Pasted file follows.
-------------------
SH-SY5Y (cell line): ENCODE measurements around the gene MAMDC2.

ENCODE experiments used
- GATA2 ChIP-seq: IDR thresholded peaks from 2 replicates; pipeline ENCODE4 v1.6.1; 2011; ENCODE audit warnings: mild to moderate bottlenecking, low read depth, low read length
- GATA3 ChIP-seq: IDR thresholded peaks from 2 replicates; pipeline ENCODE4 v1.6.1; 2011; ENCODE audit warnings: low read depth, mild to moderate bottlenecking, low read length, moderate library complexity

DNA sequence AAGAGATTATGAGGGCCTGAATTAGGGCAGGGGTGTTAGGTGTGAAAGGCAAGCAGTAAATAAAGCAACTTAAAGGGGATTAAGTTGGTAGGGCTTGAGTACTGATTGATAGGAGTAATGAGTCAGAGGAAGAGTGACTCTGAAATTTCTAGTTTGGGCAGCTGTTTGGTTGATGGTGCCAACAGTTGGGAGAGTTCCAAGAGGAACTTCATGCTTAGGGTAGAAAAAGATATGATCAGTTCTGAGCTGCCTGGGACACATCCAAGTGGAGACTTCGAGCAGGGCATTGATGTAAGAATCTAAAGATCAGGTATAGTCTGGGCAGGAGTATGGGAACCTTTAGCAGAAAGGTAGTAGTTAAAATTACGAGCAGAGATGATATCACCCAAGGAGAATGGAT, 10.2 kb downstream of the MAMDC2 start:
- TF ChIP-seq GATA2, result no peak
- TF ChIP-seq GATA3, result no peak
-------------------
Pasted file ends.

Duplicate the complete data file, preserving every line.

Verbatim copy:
SH-SY5Y (cell line): ENCODE measurements around the gene MAMDC2.

ENCODE experiments used
- GATA2 ChIP-seq: IDR thresholded peaks from 2 replicates; pipeline ENCODE4 v1.6.1; 2011; ENCODE audit warnings: mild to moderate bottlenecking, low read depth, low read length
- GATA3 ChIP-seq: IDR thresholded peaks from 2 replicates; pipeline ENCODE4 v1.6.1; 2011; ENCODE audit warnings: low read depth, mild to moderate bottlenecking, low read length, moderate library complexity

DNA sequence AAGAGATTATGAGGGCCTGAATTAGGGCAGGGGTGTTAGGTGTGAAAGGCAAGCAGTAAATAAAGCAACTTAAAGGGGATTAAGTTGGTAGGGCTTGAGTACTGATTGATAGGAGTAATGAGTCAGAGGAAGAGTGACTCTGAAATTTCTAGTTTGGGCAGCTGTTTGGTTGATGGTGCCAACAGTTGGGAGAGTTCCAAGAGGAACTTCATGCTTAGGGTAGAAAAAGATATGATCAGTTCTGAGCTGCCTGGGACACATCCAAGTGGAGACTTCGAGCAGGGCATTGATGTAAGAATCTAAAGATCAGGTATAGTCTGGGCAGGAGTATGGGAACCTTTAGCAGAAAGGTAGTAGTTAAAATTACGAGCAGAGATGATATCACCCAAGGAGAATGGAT, 10.2 kb downstream of the MAMDC2 start:
- TF ChIP-seq GATA2, result no peak
- TF ChIP-seq GATA3, result no peak